How to Use Music to Make Your Drive Better, According to Science

How to Use Music to Make Your Drive Better, According to Science

Music can be a powerful mood elevator that releases dopamine, improves our moods, relieves stresshelps us focus, and gets us motivated at the gym. It can be used to make your drive better, too, whether it’s a cross-country trip or a gruelling commute. But mastering your driving playlist goes beyond making a perfect playlist of favourites — though that’s certainly recommended. Let’s let science explain how.

Sad music can actually make you feel better

If you want to power through a punishing drive, listening to happy music might be your first inclination, but the opposite will do you good, too: Sad music can make your morning commute more enjoyable and set you up for an energised and productive day. According to a survey study conducted by Ford, Spotify, and New York University, listening to melancholy songs can boost your mood during your drive, and the effects will linger for up to two hours after you’ve reached your destination.

Amy Belfi, a cognitive neuroscientist with NYU, explains:

‘Sad’ songs can actually make us feel good about ourselves. They may remind us, for example, of difficult experiences that we have overcome and learned from.

Drive better by listening to “heartbeat” songs

On a nice day, I love to roll down the windows and blare my music as I cruise the highway, but loud music and high tempos can negatively affect my safety. Auto insurance company Direct Connect London reported on a study by University psychologist Dr. Simon Moore that found listening to loud, fast-paced music can trigger more dangerous driving.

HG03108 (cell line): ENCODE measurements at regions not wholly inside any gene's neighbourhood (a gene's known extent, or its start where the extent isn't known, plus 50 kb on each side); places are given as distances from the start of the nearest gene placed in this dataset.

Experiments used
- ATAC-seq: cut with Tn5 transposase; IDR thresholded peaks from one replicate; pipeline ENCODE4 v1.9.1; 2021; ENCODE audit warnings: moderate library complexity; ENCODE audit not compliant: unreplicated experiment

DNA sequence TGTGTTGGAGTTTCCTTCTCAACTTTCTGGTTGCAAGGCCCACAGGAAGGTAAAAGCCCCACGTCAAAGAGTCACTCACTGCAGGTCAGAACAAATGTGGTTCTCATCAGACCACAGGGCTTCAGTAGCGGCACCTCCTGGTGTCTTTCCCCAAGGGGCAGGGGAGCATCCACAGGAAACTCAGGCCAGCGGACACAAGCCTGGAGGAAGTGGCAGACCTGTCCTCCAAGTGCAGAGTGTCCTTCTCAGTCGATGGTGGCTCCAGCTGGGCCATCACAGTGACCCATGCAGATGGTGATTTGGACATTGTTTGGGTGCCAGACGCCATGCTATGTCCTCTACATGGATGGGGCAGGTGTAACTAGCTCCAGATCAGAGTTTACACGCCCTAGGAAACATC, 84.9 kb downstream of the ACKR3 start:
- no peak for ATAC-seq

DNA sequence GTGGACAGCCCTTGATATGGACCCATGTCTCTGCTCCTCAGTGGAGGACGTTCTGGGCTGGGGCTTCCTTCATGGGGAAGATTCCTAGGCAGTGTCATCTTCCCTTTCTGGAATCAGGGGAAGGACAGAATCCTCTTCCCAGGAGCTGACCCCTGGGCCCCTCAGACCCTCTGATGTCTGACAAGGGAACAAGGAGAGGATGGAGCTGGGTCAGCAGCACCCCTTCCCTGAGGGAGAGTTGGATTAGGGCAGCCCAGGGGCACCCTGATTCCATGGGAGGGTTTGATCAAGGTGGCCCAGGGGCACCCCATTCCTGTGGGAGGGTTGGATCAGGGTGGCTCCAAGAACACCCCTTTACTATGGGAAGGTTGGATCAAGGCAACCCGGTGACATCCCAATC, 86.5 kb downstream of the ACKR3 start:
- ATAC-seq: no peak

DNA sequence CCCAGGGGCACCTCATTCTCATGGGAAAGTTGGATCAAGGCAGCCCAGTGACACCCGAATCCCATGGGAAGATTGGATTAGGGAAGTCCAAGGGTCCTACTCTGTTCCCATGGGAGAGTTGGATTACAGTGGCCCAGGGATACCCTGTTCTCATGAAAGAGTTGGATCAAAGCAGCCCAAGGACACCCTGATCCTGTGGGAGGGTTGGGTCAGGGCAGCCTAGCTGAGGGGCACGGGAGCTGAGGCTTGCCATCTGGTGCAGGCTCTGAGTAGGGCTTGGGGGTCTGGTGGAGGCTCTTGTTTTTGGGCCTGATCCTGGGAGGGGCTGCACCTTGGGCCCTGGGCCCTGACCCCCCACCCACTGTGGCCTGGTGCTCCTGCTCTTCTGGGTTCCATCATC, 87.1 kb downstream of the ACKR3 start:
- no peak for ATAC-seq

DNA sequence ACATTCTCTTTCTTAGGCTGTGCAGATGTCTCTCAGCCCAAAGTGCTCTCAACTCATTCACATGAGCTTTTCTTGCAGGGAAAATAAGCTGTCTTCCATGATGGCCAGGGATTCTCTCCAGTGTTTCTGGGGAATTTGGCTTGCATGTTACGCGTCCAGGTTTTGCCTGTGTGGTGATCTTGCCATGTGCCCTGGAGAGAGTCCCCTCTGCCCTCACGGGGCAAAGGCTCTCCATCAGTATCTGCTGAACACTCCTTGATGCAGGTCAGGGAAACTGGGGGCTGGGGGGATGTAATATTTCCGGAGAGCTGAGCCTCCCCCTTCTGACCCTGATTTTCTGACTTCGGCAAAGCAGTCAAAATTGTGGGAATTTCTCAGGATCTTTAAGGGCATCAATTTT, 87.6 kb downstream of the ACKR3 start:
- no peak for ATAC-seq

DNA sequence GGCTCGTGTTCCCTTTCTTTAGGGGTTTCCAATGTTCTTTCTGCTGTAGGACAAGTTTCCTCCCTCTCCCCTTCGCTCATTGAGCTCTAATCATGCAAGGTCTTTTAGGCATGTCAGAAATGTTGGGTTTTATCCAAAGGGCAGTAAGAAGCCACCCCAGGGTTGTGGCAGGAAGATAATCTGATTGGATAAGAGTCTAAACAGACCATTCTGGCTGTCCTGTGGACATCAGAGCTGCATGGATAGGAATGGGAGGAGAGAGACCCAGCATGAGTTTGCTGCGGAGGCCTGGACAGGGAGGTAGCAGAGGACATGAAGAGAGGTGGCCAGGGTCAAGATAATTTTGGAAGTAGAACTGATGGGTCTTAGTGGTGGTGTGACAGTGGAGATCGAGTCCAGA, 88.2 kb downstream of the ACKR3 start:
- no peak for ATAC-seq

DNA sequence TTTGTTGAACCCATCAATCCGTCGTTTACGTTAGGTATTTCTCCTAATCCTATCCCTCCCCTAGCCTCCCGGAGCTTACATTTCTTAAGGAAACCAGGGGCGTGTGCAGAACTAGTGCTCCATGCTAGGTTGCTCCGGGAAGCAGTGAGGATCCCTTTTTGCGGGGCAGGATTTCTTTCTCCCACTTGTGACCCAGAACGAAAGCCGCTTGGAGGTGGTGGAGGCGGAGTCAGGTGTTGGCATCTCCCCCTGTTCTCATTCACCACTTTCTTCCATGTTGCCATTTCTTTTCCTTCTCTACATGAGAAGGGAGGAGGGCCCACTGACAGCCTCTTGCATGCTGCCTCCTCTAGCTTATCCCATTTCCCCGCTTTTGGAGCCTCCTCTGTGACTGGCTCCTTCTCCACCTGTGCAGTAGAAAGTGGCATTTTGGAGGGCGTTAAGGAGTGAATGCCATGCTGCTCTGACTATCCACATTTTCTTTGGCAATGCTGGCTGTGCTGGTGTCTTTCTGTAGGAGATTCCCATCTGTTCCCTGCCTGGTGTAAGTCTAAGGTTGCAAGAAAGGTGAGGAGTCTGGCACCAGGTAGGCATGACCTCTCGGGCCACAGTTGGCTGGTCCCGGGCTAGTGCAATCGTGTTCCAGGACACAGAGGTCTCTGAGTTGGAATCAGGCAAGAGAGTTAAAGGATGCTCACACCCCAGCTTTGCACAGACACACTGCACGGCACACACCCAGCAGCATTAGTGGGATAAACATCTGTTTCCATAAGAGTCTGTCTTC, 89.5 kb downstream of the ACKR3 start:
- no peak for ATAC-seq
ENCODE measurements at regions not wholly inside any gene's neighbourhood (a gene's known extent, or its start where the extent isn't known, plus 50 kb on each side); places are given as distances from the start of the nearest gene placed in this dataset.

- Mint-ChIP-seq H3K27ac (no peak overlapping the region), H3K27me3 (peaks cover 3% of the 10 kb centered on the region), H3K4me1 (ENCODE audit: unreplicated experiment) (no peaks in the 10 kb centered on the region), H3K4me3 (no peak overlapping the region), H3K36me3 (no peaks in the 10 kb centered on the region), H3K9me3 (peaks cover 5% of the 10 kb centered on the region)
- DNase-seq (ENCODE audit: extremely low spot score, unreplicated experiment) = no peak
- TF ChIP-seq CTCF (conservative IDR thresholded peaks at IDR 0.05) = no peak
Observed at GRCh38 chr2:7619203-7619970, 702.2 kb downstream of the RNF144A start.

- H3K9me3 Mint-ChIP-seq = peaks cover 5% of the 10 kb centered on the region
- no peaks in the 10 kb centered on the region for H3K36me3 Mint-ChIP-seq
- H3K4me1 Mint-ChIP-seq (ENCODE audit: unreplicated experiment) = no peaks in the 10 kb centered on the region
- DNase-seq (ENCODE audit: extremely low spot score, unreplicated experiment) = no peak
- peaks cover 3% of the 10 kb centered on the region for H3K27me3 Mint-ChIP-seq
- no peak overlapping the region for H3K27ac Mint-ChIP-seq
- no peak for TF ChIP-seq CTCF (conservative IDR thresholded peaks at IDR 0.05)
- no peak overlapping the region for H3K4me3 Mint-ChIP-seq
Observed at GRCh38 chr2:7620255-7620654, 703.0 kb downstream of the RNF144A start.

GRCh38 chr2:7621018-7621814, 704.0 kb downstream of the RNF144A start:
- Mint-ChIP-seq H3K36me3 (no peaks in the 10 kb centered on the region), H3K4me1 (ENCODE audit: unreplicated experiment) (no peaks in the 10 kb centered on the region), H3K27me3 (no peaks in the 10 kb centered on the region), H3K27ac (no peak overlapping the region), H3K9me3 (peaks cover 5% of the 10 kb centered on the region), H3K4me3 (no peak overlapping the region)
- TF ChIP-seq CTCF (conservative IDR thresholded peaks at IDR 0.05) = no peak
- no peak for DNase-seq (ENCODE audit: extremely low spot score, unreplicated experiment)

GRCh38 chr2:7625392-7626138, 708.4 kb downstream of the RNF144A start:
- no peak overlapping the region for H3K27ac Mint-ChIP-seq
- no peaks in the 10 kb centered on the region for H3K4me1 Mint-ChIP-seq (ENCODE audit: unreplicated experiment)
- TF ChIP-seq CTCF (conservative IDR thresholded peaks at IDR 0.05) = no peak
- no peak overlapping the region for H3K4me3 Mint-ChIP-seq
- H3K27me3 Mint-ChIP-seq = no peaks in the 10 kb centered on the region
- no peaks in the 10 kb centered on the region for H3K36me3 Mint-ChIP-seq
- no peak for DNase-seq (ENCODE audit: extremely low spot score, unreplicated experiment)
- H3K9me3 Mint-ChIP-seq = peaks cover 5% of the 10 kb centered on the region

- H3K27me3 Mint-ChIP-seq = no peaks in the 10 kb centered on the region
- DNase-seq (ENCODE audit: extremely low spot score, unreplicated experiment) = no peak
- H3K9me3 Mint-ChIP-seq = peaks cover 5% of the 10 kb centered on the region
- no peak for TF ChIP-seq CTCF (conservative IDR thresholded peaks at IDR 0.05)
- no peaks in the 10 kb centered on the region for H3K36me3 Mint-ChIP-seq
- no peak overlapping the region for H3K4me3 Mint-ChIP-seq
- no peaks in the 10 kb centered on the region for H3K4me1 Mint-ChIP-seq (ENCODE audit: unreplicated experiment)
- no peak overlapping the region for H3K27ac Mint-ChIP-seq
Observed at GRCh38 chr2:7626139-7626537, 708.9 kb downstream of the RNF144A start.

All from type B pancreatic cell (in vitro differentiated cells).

Instead, try listening to music that mimics the rhythm and tempo of your heartbeat. This will keep the dopamine flowing and help you maintain a calm, resting heart rate, so you can focus on sharing the road safely. Dr. Moore recommends switching out M.I.A’s “Paper Planes” for “All the Stars” by Kendrick Lamar and SZA (even though “Paper Planes” is a banger in the summertime).

Dr. Moore also provides a list of songs to add to your safe driving playlist:

  • “Come Away with Me” by Norah Jones
  • “Billionaire” by Travie McCoy, (Feat. Bruno Mars)
  • “I’m Yours” by Jason Mraz
  • “The Scientist” by Coldplay
  • “Tiny Dancer” by Elton John
  • “Cry Me a River” by Justin Timberlake
  • “I Don’t Want to Miss a Thing” by Aerosmith
  • “Karma Police” by Radiohead
  • “Never Had a Dream Come True” by S Club 7
  • “Skinny Love” by Bon Iver
  • “God’s Plan” by Drake
  • “Lucid Dreams by Juice WRLD
  • “IDGAF” by Dua Lipa
  • “Taste” by Tyga (Feat. Offset)
  • “All the Stars (with SZA)” by Kendrick Lamar
  • “Eastside (with Halsey & Khalid)” by Benny Blanco
  • “2002” by Anne-Marie“River” by Eminem (Feat. Ed Sheeran)
  • “Feel It Still” by Portugal. The Man

Happ(ier) driving!

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